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Local News

  • Missing woman's remains found

    The remains of a woman who was murdered in Washington County have been found.

    According to Bath County Coroner Robert Powell, Crystal Warner has been positively identified after her remains were found in Bath County earlier this week. She was murdered with her boyfriend, Robert Jones, in July.

    Kentucky State Police said the remains were found under a brush pile and sent to KSP’s central laboratory in Frankfort for identification.

  • School district looking for bus drivers

    If you have a commercial driver’s license, the Washington County Board of Education is looking for drivers. 

    According to the district’s Transportation Director, Paul Terrell, they have several drivers who could retire in the near future and the district is building a pool of substitutes they can pick from when that time comes. 

    “I would like to have six who would say, when an opening comes available, ‘I would take the position,’” Terrell said. 

  • Returning the Favor to help those in need

    Returning the Favor is back again to help those in need have a merry Christmas.

    According to Sherry Speakman, of the Willisburg Church of God, the program provides gift cards to needy families so they can have a Christmas dinner. She said the program has started off on the right foot this year.

     “We’ve got $360.65 leftover from last year, and one $40 gift card that no one cashed in,” Speakman said. “

  • Board of education receives top marks

     

    The Washington County Board of Education received a glowing report after its annual financial audit performed by White & Associates. 

    “Our responsibility is to give you an opinion on your financial statements,” Artie White said. “To make sure they’re not materially misstated, whether by intentional or unintentional error, that’s our job.” 

    If something is found, the audit company is supposed to implement a corrective action plan, however, White said, there was nothing significant to address.

  • Coyle appointed to fiscal court

    The Washington County Fiscal Court seat left open by the passing of Magistrate Morris Sweazy has been filled.

    The office of Kentucky Governor Matt Bevin has announced Johnny Coyle, of Springfield, has been appointed to represent District 4 and he was sworn into office Tuesday morning prior to the court’s meeting.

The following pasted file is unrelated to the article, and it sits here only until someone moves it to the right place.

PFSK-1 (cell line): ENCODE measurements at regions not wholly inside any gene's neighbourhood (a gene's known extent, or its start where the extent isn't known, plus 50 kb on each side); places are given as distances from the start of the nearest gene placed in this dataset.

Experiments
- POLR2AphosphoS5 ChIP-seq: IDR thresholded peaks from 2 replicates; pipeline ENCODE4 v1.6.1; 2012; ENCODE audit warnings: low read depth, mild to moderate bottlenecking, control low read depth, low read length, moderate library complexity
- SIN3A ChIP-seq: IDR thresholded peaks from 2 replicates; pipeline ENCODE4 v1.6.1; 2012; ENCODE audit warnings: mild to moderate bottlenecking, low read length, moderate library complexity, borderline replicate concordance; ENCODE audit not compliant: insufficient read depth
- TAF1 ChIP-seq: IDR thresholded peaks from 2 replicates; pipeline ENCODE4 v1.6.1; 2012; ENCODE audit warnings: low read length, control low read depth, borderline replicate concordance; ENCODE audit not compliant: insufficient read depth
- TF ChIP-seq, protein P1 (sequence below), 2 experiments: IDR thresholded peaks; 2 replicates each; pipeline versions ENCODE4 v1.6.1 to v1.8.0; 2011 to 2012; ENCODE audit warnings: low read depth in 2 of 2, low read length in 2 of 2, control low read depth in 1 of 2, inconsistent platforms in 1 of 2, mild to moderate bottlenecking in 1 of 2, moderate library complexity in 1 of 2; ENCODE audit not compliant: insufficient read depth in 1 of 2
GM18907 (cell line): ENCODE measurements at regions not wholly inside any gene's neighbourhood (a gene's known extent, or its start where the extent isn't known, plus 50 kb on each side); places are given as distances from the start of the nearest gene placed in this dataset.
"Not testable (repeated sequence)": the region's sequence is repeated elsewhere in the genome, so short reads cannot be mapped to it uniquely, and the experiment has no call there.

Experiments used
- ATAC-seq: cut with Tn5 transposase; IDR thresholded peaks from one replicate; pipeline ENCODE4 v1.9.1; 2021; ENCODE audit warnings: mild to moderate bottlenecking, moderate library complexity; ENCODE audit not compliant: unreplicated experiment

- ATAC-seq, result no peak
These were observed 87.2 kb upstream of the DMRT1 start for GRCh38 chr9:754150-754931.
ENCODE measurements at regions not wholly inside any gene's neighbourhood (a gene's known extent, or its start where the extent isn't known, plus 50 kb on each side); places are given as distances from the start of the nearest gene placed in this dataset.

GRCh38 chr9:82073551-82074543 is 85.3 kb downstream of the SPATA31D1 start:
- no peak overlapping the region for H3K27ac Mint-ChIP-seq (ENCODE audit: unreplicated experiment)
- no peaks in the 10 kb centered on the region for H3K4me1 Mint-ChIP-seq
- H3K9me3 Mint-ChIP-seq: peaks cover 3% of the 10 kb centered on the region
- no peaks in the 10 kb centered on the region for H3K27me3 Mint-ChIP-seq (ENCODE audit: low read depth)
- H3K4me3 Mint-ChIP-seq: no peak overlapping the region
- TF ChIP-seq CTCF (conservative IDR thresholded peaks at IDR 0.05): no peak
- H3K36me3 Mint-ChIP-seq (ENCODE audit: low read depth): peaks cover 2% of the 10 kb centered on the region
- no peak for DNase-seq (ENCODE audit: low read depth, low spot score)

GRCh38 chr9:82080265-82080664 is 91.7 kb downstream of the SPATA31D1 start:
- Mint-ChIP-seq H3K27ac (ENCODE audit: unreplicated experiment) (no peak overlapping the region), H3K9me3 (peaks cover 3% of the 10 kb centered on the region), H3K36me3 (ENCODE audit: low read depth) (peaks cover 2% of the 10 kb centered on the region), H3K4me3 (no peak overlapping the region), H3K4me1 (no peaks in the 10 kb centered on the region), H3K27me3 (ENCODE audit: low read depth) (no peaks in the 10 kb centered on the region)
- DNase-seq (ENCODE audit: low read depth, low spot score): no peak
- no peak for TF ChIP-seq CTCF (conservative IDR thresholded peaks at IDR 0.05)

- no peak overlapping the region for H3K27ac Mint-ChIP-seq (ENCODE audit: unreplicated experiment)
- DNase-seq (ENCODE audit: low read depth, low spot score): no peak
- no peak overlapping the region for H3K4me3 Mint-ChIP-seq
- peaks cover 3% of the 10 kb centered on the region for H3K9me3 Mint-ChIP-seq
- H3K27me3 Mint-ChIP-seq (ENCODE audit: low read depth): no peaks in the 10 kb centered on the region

Coyle said he was unsure if he’d be appointed the position.

    “I was really surprised, I didn’t know if it would really happen or not,” Coyle said.

  • Washington County native publishes book

    Whether you call him William, Duke, or Kenny, one thing’s for sure, this Washington County native has just published a book and he’ll be coming home for a book signing.

    William K. Haydon, of St. Louis, Missouri, has just published the book entitled “Uncle Duke Gathers his Wits or Truths or Heresies.”

    “I used to be Kenny, in Springfield,” Haydon said. “Then I became Duke … that’s the way most everybody knows me, and then I put W.K. on the title of the book.”

  • Holocaust survivor visits St. Dominic School

    Students at St. Dominic School got a lesson that can’t be taught in textbooks when Fred Gross, a Holocaust survivor, told them the harrowing tale that took him to hell and back as a toddler. 

  • City and county prepare for winter storms

    After the long dog days of summer, fall has finally arrived, and along with it, thoughts of the winter ahead.

    Springfield and Washington County have been hard at work preparing for the inevitable winter weather that causes grief for travelers each year.

    Springfielf Public Works Director Glen Mattingly said it usually take around a week for the city to prepare for winter.

  • Brothers indicted for drugs

     

    Correction: Two errors appeared on the front page of The Springfield Sun this week. This story incorrectly says that Sean D. Carney, 45, of Willisburg, was charged with trafficking marijuana 80 ounces to less than 5 pounds.  It should say 8 ounces to less than five pounds.

  • Feeding those in need

    For the last two years, Washington County Community Action and local volunteers have been giving their time with Feeding America to help feed hungry families in the county.

    “I think that helping each other and being kind to one another is vitally important,” Cabrina Buckman, an organizer, said. “It improves our society and it enriches lives.”

    On the Thursday of the second full week of each month, cars line up behind the Washington County Transfer Station to receive boxes of food assembled by the volunteers.